Although Luisa and Khadouj belong to the same downtrodden class and share more or less the same moral values of loyalty, trustworthiness and devotion to those they serve, they are also drawn into the intense conflict. Throughout the book, they are bitter enemies, whose common sufferings and troubles due to slavery and racism do not help to bring them together. This shows that sympathy between individuals in the same class is not inevitable. Yes, the logic of the story demanded that the servants should have a voice, just like their masters. Indeed, the character of Luisa, who witnesses everything that happens and lives to an old age, has a stronger and more attractive presence, in my opinion, than most of the characters with nominal power. It is as though she is a character/woman in whom is reflected the ugliness of the class which thought for a long time - and still thinks – that its authoritarian capital, in breeding and wealth, entitled it to treat the weak just as it liked, unconstrained by morality. For this reason, I think that including the testimonies of the two maids and having every single one of the other characters talk about them was essential to achieve something significant: making the forgotten margin the centre. At this centre, a light reveals a beauty which we normally do not celebrate.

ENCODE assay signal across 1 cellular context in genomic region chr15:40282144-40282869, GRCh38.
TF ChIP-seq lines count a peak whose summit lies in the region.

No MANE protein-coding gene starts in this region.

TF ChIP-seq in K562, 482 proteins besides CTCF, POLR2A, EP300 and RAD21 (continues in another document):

In the novel, Muhsin al-Naifar says about Zubeida: “What toughness did this feeble body conceal at the very moment when it appeared to be broken and cast down? Isn’t it remarkable that the expression of weakness can be an exhibition of ultimate strength?” (page 373). Can you comment on this?
I am happy that you picked out this quotation. When I wrote some sentences in the novel, a shiver went right through me, and this is one of them. I will leave readers to comment and will just give a gentle hint about the symbolic dimension of what is said, although I think the perceptive reader doesn’t need it. Yes, these words do not just describe Zubeida, nor do they just refer to women in general…they describe, with huge admiration, all the downtrodden who defeat the defeat and emerge from under the rubble like giants, at the moment when their executioners believe they have yielded and given up the fight.